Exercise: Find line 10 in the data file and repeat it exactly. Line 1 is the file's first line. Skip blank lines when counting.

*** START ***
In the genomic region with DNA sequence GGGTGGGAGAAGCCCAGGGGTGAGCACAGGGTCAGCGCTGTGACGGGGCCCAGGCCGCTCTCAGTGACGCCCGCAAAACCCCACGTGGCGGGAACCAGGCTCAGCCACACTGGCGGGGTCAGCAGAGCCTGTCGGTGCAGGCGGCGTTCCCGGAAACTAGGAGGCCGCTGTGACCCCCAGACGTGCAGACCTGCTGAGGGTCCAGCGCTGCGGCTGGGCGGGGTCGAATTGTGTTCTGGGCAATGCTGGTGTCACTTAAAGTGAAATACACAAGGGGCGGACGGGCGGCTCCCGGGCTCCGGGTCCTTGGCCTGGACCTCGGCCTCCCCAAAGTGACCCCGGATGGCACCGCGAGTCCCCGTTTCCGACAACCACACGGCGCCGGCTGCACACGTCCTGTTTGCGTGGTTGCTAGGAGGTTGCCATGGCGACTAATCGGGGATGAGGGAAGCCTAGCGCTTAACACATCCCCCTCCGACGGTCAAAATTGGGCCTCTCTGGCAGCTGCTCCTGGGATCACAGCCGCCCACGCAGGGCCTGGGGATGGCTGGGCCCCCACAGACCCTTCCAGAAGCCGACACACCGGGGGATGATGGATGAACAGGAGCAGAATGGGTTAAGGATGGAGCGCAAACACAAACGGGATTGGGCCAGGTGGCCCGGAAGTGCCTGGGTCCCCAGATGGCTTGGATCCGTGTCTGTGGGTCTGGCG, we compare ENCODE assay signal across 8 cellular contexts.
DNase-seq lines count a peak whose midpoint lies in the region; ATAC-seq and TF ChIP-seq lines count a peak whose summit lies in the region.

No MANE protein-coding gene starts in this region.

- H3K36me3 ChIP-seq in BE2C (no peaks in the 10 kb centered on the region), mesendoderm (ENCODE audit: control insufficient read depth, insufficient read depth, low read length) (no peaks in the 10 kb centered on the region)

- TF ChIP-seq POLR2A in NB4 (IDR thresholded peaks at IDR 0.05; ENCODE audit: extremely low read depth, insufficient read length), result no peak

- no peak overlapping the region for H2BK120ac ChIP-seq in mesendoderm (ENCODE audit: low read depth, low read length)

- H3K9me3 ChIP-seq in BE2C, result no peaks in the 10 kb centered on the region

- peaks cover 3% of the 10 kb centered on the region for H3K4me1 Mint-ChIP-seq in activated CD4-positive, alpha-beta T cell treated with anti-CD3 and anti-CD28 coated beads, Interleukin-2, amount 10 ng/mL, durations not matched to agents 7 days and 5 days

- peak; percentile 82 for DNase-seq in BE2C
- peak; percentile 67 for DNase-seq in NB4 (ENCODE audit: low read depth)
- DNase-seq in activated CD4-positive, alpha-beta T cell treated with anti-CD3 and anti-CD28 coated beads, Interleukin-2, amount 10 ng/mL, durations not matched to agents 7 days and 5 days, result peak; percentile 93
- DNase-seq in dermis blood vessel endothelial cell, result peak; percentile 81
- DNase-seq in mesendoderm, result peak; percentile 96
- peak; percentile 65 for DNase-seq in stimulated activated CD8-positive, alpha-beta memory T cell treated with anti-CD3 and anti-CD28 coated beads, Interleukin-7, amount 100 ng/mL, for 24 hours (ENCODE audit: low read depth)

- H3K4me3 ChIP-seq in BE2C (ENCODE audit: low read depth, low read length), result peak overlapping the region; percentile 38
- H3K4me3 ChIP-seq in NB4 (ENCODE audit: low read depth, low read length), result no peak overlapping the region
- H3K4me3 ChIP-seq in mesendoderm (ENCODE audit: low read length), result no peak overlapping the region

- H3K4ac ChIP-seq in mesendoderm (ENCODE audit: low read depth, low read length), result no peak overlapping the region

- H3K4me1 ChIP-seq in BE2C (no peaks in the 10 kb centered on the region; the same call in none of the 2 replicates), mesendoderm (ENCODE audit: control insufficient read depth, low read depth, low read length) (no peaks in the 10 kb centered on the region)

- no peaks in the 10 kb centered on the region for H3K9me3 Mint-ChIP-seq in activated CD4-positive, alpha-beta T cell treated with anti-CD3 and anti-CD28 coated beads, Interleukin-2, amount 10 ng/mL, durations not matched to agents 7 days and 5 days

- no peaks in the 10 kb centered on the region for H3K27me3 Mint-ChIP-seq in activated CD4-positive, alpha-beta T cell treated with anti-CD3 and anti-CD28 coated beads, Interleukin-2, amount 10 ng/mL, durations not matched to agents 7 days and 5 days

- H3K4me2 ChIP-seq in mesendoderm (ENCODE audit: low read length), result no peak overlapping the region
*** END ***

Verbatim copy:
- peak; percentile 67 for DNase-seq in NB4 (ENCODE audit: low read depth)